An alliance with B.R. Ambedkar’s grandson, if it materialises, could help Thackeray revive his party in the wake of an exodus of MPs and MLAs who coalesced into the Shinde-led Balasahebanchi Shiv Sena following a vertical split in the party earlier this year. In particular, it could give the former chief minister a leg up in the Vidarbha region during the 2024 general and assembly elections, according to political analyst Hemant Desai.
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Shiv Sena & Dalit Panthers
The Shiv Sena, and its founder Bal Thackeray, share a long and uncomfortable history with Dalit rights groups. Tension between them peaked in the 1970s when Dalits came together under the banner of the Dalit Panthers, with Raja Dhale and Namdeo Dhasal at their helm.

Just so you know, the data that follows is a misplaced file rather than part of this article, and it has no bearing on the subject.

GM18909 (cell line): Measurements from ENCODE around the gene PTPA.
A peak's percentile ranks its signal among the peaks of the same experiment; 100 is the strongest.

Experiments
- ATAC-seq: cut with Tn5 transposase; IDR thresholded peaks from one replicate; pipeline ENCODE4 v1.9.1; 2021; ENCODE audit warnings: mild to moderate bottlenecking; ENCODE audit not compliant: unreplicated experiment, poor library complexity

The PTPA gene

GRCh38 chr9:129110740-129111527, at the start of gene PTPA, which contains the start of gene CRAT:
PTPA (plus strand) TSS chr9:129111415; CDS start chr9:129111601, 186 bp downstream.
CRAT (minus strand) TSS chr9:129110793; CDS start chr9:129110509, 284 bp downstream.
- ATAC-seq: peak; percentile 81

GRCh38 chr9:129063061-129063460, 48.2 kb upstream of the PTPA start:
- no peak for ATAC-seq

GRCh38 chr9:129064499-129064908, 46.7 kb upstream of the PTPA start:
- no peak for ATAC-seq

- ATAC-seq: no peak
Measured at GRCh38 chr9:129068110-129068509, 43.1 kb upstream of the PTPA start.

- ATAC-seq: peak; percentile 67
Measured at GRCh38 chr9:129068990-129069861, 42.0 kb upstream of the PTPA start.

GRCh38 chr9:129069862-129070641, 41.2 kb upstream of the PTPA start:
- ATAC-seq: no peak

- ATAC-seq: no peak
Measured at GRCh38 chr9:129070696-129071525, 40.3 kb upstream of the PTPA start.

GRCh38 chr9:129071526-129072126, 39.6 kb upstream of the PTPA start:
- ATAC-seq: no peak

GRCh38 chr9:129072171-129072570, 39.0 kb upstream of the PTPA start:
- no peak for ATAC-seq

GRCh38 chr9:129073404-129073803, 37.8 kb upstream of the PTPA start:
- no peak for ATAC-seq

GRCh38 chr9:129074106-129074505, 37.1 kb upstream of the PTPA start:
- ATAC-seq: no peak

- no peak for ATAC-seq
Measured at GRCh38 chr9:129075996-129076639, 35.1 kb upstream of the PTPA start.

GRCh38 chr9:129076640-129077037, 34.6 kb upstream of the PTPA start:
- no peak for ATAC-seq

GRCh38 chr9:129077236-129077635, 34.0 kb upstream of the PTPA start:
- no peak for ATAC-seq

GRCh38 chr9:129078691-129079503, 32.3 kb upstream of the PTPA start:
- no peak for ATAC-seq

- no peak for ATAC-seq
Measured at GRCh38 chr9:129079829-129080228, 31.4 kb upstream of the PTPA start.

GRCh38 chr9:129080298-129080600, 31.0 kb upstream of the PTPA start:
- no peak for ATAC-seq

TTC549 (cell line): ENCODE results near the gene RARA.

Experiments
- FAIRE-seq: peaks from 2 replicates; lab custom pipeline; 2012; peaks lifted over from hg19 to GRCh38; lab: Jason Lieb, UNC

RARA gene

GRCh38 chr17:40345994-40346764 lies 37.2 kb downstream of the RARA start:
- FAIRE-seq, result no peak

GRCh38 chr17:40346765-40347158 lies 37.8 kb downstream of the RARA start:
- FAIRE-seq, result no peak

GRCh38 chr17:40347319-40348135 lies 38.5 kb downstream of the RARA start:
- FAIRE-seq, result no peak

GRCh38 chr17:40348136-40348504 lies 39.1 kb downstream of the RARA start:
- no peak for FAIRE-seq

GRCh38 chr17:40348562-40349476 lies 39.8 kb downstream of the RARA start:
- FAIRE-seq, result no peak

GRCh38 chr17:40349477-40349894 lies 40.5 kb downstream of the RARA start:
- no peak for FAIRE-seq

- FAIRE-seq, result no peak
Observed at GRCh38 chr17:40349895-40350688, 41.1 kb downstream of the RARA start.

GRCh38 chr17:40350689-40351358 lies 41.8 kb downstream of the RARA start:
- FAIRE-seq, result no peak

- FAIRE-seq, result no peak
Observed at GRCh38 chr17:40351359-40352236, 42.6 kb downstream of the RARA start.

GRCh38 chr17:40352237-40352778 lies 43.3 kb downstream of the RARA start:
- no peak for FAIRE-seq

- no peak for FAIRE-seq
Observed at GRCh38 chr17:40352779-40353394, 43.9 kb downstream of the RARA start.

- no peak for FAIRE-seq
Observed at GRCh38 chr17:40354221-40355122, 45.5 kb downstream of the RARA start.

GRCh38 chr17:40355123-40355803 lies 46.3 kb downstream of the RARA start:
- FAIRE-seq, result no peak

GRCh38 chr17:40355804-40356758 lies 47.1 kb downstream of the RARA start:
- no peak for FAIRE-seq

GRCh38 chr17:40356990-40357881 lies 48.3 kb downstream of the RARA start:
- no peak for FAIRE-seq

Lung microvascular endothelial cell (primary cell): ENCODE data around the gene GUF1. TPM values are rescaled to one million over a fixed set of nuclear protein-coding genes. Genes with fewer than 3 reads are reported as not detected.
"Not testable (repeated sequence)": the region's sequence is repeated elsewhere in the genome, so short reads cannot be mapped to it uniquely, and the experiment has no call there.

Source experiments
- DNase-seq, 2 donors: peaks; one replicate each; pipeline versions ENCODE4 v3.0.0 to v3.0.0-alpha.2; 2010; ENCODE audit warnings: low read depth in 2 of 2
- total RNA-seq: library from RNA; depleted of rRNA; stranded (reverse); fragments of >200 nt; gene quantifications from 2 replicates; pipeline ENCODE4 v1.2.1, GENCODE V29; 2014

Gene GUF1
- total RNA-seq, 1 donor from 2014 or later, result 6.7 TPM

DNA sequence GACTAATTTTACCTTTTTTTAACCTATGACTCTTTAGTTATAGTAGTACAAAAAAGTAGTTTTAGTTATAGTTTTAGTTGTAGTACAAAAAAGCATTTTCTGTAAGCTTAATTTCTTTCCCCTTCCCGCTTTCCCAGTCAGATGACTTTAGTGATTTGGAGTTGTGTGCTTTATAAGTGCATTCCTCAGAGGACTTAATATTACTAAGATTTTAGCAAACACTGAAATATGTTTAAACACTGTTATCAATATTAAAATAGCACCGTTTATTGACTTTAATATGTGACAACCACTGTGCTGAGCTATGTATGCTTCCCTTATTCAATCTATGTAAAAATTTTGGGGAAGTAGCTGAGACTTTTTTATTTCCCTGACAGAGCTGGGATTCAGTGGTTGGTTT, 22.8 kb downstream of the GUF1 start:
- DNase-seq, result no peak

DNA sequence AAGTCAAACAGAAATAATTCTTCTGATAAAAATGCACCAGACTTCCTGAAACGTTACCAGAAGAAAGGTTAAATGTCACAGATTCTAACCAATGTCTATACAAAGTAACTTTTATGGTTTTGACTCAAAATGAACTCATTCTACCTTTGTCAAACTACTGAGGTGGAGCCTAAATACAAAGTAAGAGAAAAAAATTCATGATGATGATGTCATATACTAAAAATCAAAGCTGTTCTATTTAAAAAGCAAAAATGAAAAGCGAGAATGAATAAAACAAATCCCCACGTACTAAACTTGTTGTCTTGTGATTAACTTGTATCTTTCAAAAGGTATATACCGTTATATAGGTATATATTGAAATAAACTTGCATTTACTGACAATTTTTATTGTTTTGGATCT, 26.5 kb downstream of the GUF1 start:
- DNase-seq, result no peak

The Panthers clashed with Sena more than once, including when Bal Thackeray opposed their demand to rename Marathwada University after Ambedkar. Violence between Shiv Sainiks and the Panthers over the issue marked the prolonged Namantar agitation, which culminated in the Worli Riots in Mumbai in 1974.
As the 1980s approached, a decline in the Dalit Panthers’ graph led to a vacuum in Dalit politics, which coincided with a split in the Republican Party of India (RPI) into multiple factions. Of these, only the splinter group led by Ramdas Athawale — now a Union minister in the National Democratic Alliance government — has survived the rough and tumble of politics.
The 1980s saw a renewed flare-up between Sena and Dalit rights groups over Bal Thackeray’s opposition to the Maharashtra government’s decision to publish B.R. Ambedkar’s complete works. Among those works was Riddles of Hinduism, in which Ambedkar was critical of the god Rama. The Sena held statewide protests demanding a ban on the book, but pressure from Dalit rights groups put Thackeray on the back foot.